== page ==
March 8, 1994







IN RE: Royden K. Cullinan/City of Louisville






This appeal originated in a request for public records submitted by Mr. Royden K. Cullinan to the City of Louisville on January 4, 1994. Mr. Cullinan requested access to records of various City expenditures over a period of six to nine fiscal years. Mr. Thomas Lukins, Assistant Director of Law, responded to Mr. Cullinan's request on behalf of the City on January 10, 1994, advising him that the City was "evaluating" his request, and that he could expect "a more formal response by the end of the week." Having received no "formal response" to his request, Mr. Cullinan submitted this appeal to the Attorney General on February 15, 1994.


The issues presented in this open records appeal are not novel. Indeed, in 93-ORD-134, this Office dealt with identical issues in the context of an appeal involving the same parties. There, as here, the question presented was whether the City of Louisville's actions relative to Mr. Cullinan's request for public records constituted a violation of the Open Records Law. There, as here, we concluded that they do.


We will not burden the parties with a recitation of the procedural requirements of the Open Records Law since each is well versed in that Law. Suffice it to say that the City must comply with KRS 61.880(1) by notifying Mr. Cullinan in writing, and within three business days, whether it intends to honor his requests, and afford him timely access to all nonexempt public records. To the extent that it is dispositive of the issues presented in this appeal, we hereby incorporate 93-ORD-134. The City is directed to immediately respond to Mr. Cullinan's request, and to advise him when all nonexempt records identified in his request will be available for inspection.

It should be noted that this Office is not empowered to impose penalties or otherwise enforce its decisions. Nor are we inclined to retread familiar ground. KRS 61.880(5)(b) creates a mechanism by which a prevailing party may enforce an Attorney General's decision after the thirty day time limit has expired. That statute provides:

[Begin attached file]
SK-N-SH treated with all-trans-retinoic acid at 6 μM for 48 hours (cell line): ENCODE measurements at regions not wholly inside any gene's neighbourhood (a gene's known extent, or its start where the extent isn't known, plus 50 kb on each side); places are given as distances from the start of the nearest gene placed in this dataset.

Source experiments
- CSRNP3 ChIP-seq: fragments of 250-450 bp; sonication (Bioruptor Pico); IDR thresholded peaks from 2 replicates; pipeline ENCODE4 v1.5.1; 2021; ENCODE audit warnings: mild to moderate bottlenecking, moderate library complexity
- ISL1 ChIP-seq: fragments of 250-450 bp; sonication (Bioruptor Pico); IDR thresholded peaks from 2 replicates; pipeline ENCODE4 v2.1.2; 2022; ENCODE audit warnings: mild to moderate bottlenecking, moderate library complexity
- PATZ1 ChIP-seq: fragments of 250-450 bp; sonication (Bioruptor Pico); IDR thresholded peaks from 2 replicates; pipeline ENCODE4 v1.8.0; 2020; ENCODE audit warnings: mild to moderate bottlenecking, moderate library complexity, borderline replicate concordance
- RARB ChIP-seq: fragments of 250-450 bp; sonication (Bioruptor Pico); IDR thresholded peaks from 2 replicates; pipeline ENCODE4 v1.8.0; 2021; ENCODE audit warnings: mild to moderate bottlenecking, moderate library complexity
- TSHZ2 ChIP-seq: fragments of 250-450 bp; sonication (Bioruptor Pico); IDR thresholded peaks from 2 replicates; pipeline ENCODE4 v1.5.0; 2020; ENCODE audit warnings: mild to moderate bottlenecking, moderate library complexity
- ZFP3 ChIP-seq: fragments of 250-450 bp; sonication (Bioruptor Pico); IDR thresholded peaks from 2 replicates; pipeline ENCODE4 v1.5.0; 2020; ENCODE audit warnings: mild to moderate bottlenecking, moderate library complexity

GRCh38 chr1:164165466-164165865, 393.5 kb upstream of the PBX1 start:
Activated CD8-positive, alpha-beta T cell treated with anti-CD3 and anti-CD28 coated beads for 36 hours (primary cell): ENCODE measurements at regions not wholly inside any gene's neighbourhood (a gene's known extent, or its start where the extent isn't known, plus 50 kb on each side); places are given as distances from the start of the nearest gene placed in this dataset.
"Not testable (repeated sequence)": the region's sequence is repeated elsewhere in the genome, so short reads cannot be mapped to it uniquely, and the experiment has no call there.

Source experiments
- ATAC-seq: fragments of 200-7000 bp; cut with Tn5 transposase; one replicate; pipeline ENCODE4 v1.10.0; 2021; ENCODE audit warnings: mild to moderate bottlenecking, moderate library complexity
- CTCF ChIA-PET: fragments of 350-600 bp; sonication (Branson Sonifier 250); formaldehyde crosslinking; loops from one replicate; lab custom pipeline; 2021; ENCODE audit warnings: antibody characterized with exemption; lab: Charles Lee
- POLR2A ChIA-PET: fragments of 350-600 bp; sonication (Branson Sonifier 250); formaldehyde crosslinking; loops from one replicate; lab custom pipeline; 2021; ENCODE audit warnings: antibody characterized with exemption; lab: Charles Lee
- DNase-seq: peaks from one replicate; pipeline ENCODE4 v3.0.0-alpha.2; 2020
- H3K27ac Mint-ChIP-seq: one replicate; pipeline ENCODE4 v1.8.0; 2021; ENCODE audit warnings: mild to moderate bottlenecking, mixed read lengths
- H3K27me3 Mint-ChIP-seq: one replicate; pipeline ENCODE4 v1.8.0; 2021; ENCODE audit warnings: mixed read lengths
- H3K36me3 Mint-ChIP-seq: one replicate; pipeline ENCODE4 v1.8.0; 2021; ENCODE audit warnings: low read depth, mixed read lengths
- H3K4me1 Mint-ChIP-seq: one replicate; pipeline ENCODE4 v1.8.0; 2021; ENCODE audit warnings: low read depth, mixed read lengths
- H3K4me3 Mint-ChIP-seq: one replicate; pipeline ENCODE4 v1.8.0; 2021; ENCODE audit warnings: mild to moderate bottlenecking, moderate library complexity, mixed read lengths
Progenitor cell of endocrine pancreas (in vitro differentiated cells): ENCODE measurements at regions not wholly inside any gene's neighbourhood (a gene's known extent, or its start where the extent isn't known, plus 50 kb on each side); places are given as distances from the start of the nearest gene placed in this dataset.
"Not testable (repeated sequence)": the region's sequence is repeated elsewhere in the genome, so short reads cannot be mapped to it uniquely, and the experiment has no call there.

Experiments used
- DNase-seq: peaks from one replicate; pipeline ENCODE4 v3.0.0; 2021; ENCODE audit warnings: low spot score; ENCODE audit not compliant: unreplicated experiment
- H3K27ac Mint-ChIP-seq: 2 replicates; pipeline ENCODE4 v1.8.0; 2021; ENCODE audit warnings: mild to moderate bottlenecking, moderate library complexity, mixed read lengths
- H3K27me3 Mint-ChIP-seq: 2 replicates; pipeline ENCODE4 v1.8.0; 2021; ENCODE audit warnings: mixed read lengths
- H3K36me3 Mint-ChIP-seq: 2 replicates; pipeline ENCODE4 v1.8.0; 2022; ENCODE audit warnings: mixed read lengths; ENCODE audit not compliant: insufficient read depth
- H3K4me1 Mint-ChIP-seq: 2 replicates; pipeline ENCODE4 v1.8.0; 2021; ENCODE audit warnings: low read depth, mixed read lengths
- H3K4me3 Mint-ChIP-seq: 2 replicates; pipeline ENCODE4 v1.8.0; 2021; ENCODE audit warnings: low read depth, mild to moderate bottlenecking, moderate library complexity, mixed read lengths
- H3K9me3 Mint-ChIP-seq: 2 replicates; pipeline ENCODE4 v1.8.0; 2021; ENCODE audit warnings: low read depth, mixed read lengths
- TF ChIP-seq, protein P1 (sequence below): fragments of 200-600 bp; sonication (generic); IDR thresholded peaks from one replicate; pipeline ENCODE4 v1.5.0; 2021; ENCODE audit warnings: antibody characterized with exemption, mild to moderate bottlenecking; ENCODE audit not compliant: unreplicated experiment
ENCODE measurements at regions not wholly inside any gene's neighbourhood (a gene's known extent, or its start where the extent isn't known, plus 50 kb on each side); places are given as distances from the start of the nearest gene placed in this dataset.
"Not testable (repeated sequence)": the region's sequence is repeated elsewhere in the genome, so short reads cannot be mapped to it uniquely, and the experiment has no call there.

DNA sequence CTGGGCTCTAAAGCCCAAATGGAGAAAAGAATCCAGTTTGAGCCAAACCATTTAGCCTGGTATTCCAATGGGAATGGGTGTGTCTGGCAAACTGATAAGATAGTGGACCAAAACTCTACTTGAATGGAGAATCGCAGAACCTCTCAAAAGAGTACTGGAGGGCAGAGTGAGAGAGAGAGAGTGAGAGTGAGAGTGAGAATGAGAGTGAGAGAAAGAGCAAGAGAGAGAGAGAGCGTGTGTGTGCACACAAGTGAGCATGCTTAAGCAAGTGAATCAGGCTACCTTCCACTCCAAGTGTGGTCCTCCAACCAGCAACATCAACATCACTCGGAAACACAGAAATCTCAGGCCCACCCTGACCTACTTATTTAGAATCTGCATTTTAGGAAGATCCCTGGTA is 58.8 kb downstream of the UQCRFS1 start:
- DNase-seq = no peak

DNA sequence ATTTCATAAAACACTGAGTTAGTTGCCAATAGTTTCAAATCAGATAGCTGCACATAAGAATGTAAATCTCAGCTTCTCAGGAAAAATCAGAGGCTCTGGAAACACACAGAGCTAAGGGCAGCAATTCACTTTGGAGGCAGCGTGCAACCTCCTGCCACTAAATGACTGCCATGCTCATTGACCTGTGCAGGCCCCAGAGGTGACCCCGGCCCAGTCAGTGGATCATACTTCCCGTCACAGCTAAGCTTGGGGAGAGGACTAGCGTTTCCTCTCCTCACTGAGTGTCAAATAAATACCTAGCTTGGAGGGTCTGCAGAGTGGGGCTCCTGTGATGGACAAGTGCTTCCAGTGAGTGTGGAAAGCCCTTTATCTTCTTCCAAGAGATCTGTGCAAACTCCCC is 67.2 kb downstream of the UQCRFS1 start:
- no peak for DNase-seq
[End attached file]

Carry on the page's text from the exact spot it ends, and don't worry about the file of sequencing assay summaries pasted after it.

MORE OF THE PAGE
If an appeal is not filed within the thirty (30) day time limit, the Attorney General's decision shall have the force and effect of law and shall be enforceable in the Circuit Court of the county where the public agency has its principal place of business or the Circuit Court of the county where the public record is maintained.


If a public agency fails to file an appeal of a decision within thirty days, but refuses to comply with the terms of that decision, a prevailing party need only petition the circuit court for enforcement of the decision. These proceedings are not equivalent to the de novo appeal provided for at KRS 61.882. Since the unappealed decision has the force and effect of law, the issues raised are not relitigated. Instead, the court should enforce the decision as law. Mr. Cullinan may wish to consider this alternative in view of this Office's limited role in enforcing its decisions.


Assuming the facts to have been fairly and accurately presented by Mr. Cullinan, we conclude that the City violated the Open Records Law in its January 10, 1994, response to him, and subsequent failure to afford him timely access to all nonexempt records identified in his request. The City should take immediate action to correct this violation.


The City of Louisville may challenge this decision by initiating action in the appropriate circuit court. Pursuant to KRS 61.880(3), the Attorney General should be notified of any action in circuit court, but should not be named as a party in that action or in any subsequent proceedings.











Distributed to:


Hon. Thomas Lukins

Assistant Director of Law

City of Louisville

Department of Law

Room 200, City Hall

Louisville, KY 40202-2771


Mr. Royden K. Cullinan

220 West Main Street, 22nd Floor

Louisville, KY 40202